Jun 28, 2019
Jesse Chapman, a very special guest host, walks us through the New York Times Bestseller Difficult Conversations: How to Discuss What Matters Most by Douglas Stone, Bruce Patton, and Sheila Heen.
Read more about the authors below!
Difficult Conversations provides a step-by-step approach to
having tough conversations with less stress and more success. The
book promises you'll learn how to:
-Decipher the underlying structure of every difficult conversation
-Start a conversation without defensiveness
-Listen for the meaning of what is not said
-Stay balanced in the face of attacks and accusations
-Move from emotion to productive problem solving
In this Difficult Conversations book review, we cover the main
philosophies of the book and try mock difficult conversations
About the authors:
Douglas Stone is a lecturer on Law at Harvard Law School and a founder of Triad Consulting Group. His articles on negotiation and conflict resolution have appeared in the New York Times, the Los Angeles Times, the Boston Globe, Management Consultant News, and IT Metrics. He has appeared on many TV and radio shows, including Oprah, and was a key-note speaker at the 2006 World Negotiation Forum in Brazil.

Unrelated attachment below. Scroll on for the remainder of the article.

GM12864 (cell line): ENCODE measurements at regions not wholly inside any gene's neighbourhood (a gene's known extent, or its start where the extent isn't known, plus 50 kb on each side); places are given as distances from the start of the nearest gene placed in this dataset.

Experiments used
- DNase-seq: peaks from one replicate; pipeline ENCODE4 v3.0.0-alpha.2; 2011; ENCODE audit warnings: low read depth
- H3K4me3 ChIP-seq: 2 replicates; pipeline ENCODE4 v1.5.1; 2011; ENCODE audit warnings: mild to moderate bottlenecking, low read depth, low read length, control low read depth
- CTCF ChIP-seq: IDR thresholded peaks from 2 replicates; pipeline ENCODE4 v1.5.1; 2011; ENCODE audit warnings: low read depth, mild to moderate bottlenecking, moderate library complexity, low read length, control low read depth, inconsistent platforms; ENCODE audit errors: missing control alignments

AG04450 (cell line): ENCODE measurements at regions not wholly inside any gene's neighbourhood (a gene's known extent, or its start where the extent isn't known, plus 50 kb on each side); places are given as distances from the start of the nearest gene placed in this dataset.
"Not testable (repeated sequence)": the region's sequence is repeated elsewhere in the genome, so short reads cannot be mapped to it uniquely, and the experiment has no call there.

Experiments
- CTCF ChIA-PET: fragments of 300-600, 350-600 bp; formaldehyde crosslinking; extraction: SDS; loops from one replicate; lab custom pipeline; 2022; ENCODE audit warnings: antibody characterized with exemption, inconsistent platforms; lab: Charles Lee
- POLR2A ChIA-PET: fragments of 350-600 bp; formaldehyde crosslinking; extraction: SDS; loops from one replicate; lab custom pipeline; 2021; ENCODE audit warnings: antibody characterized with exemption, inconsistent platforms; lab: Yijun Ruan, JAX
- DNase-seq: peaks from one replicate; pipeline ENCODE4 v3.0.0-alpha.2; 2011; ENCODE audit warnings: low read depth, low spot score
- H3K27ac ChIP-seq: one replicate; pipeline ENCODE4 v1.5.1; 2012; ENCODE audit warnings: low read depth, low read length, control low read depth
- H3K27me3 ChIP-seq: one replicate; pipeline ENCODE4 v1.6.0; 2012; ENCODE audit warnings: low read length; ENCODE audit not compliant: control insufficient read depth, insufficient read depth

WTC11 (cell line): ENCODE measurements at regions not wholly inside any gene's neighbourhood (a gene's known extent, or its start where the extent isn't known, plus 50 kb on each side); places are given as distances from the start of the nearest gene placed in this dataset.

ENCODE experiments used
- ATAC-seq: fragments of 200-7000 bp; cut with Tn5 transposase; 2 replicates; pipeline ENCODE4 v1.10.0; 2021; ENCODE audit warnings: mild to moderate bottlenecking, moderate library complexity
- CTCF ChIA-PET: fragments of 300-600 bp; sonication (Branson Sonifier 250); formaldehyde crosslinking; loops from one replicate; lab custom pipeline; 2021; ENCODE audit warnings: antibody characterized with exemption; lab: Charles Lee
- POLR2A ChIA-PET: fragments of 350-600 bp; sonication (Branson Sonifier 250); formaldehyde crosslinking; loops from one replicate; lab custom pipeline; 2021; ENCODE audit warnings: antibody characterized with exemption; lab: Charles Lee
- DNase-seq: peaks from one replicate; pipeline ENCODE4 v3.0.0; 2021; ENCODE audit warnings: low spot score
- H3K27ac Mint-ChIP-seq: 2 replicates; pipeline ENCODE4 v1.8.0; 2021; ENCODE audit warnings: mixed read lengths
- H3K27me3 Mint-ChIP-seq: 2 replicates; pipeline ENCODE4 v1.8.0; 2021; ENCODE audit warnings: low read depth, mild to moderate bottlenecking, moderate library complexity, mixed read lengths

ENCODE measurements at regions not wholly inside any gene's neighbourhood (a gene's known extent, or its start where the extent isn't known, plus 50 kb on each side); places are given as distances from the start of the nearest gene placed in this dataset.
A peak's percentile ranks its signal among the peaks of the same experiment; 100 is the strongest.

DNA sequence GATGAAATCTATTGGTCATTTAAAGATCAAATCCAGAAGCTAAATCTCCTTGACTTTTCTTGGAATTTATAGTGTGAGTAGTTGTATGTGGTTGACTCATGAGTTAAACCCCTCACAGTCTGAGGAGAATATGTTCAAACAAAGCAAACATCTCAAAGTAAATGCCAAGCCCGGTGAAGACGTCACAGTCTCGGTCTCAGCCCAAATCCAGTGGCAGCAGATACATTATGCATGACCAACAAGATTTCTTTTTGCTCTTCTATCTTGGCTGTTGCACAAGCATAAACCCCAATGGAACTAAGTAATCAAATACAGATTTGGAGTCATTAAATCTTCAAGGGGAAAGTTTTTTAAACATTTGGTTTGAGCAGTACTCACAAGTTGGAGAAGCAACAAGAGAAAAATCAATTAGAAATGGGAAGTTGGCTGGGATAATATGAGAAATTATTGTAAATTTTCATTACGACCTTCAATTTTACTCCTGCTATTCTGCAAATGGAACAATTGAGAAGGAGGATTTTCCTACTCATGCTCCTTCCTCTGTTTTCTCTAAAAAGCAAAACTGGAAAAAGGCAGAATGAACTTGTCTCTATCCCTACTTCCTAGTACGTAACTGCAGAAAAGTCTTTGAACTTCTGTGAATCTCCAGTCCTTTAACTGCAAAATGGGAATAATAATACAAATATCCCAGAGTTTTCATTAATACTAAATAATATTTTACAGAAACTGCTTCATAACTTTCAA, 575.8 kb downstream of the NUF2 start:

Sheila Heen is also a Founder of Triad Consulting Group and has been on the Harvard Law School faculty as a Lecturer on Law since 1995. Sheila has spent more than twenty years with the Harvard Negotiation Project, developing negotiation theory and practice. She specializes in particularly difficult negotiations – where emotions run high and relationships become strained.
Sheila and Doug are co-authors of the New York Times bestsellers Difficult Conversations: How to Discuss What Matters Most, and Thanks for the Feedback: The Science and Art of Receiving Feedback Well (Even When It’s Off-Base, Unfair, Poorly Delivered and Frankly, You’re Not in the Mood)
Bruce Patton is cofounder and distinguished fellow of the Harvard Negotiation Project and a founder and partner of Vantage Partners, LLC. Along with Roger Fisher, Patton pioneered the teaching of negotiation at Harvard Law School, where he has taught since 1981. In the public arena, he helped to structure the resolution of the 1980 U.S.-Iranian hostage conflict and continues to work toward better conflict management in the Middle East and elsewhere. He is a co-author of the bestselling book Getting to YES: Negotiating Agreement Without Giving In.
If you'd like to buy the book, you can snag it here.
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